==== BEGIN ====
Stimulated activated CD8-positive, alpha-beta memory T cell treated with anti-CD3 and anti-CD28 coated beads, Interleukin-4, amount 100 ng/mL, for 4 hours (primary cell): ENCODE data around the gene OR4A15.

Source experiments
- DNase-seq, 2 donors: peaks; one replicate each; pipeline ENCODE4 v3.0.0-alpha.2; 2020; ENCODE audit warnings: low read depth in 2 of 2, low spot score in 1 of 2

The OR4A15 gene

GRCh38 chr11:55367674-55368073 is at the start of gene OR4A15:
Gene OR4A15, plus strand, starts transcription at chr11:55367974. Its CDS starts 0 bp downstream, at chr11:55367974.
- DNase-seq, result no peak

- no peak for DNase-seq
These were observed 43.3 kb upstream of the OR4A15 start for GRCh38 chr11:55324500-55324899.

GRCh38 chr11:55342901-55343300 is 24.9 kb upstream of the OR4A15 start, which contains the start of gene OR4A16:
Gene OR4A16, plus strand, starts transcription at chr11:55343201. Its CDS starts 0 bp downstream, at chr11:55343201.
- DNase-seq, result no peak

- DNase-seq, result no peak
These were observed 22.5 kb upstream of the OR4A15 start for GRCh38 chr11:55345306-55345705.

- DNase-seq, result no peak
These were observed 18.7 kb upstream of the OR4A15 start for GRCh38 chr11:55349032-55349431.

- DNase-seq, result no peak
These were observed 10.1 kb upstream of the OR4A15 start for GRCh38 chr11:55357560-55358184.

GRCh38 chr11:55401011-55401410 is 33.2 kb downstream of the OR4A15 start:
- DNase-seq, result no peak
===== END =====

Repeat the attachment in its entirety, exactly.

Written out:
Stimulated activated CD8-positive, alpha-beta memory T cell treated with anti-CD3 and anti-CD28 coated beads, Interleukin-4, amount 100 ng/mL, for 4 hours (primary cell): ENCODE data around the gene OR4A15.

Source experiments
- DNase-seq, 2 donors: peaks; one replicate each; pipeline ENCODE4 v3.0.0-alpha.2; 2020; ENCODE audit warnings: low read depth in 2 of 2, low spot score in 1 of 2

The OR4A15 gene

GRCh38 chr11:55367674-55368073 is at the start of gene OR4A15:
Gene OR4A15, plus strand, starts transcription at chr11:55367974. Its CDS starts 0 bp downstream, at chr11:55367974.
- DNase-seq, result no peak

- no peak for DNase-seq
These were observed 43.3 kb upstream of the OR4A15 start for GRCh38 chr11:55324500-55324899.

GRCh38 chr11:55342901-55343300 is 24.9 kb upstream of the OR4A15 start, which contains the start of gene OR4A16:
Gene OR4A16, plus strand, starts transcription at chr11:55343201. Its CDS starts 0 bp downstream, at chr11:55343201.
- DNase-seq, result no peak

- DNase-seq, result no peak
These were observed 22.5 kb upstream of the OR4A15 start for GRCh38 chr11:55345306-55345705.

- DNase-seq, result no peak
These were observed 18.7 kb upstream of the OR4A15 start for GRCh38 chr11:55349032-55349431.

- DNase-seq, result no peak
These were observed 10.1 kb upstream of the OR4A15 start for GRCh38 chr11:55357560-55358184.

GRCh38 chr11:55401011-55401410 is 33.2 kb downstream of the OR4A15 start:
- DNase-seq, result no peak